For Forbes, looking at the history of that culture, a conclusion was apparent: ‘Tragically, the history of the world for the past 2,000 years is, in great part, the story of the epidemiology of the wetiko disease’.
The point is that the epidemiology of wetiko culture has left clear tracks. And although it cannot be pathologized along geographic or racial lines, the cultural strain we know today, which undergirds modern consumer capitalism, certainly has many of its deepest roots in Europe.
It was, after all, European projects – from the Enlightenment to the Industrial Revolution, to colonialism, imperialism and slavery – that developed the technology that opened up the channels that facilitated the spread of the wetiko culture all around the world.
Thus, a wetiko culture (albeit not necessarily the first or only) was birthed in the Fertile Crescent, consolidated and matured in Europe, then carried to the so-called New World via the behaviour, signalling, conditioning, and language of European explorers and invaders.
From those early foundations, physical manifestations grew – the institutions, the art and literature, the architecture, schools, media, businesses and governments; all those systems, structures and practices that make up modern societies. In this way, we are all the heirs of wetiko colonialism.
We can describe the important differences between the two narratives thus:
- The ‘Plato to NATO’ narrative is primarily about what has happened; wetiko is about what has powered and guided what has happened.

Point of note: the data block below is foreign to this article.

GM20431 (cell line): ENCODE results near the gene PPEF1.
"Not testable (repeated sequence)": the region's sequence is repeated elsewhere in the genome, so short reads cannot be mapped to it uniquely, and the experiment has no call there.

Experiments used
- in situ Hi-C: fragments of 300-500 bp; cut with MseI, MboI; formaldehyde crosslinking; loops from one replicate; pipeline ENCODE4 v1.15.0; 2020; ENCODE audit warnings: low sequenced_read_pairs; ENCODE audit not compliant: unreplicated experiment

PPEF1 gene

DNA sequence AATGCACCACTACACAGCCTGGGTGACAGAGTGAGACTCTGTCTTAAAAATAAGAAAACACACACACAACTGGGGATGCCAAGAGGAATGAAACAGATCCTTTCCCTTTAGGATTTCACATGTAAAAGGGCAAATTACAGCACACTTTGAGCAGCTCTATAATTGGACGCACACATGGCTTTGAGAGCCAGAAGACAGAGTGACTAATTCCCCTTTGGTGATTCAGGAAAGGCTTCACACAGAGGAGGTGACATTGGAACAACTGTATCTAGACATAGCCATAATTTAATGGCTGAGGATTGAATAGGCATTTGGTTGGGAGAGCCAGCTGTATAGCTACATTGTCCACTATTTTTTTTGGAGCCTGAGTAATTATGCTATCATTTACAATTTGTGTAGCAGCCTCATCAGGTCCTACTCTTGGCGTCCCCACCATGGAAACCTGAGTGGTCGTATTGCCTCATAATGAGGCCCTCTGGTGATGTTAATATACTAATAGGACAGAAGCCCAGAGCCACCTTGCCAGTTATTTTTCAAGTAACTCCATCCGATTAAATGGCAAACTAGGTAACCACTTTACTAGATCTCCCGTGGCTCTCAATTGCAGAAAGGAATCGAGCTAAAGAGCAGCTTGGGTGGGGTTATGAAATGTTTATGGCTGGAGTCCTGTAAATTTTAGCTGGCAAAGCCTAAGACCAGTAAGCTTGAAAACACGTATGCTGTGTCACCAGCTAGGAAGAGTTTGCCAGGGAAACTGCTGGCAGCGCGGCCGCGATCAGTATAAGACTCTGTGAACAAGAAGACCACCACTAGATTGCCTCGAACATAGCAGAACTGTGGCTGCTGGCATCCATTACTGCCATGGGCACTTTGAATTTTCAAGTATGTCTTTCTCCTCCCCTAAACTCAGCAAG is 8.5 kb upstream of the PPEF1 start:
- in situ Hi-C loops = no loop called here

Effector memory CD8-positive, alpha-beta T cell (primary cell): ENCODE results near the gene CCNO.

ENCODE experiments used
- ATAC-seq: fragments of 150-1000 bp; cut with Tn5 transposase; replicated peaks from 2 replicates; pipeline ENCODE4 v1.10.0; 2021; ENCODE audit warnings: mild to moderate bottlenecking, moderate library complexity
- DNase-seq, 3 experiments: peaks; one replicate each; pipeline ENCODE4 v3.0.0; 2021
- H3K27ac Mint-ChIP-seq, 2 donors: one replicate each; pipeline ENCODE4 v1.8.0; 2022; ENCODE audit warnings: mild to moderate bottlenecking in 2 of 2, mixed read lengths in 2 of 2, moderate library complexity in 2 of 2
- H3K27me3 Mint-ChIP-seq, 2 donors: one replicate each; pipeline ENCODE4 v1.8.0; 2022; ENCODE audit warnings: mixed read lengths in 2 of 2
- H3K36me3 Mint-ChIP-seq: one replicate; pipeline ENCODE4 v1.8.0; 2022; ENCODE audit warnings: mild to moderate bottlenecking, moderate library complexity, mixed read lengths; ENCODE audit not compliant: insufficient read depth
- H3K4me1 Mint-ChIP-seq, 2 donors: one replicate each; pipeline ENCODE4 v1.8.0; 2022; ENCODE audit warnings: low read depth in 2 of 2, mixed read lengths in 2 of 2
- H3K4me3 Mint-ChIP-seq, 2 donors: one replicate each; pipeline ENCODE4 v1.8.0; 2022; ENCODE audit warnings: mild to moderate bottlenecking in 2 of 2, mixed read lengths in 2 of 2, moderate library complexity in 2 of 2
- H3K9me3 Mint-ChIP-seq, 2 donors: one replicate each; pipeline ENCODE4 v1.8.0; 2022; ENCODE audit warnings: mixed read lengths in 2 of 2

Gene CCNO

- The ‘Plato to NATO’ story is linear and materialist. It defines progress in those terms, and only those terms. One event leads to the next in an unfolding story of ‘a-to-b’ consequences. Generally speaking, each age improves on the last, and material and technological advancement is, by definition, progress. The wetiko story, on the other hand, says that reality is more than the material world; progress is far from a simple question of material and technological development; and that one age following another does not mean progress has been made if essential principles are abandoned or trashed.
- ‘Plato to NATO’ separates human beings from nature and presumes we have not just the right but the duty to bend the natural world to our will. Wetiko says we are nature, and our cognitive and technological prowess means not that we have a right to dominate nature and extract all its value for our own aggrandizement, but that we have a responsibility to care for it and leave it in a better state than we found it. All the material and technological advances are for naught if the environment is destroyed; on their own they do not warrant the label ‘progress’.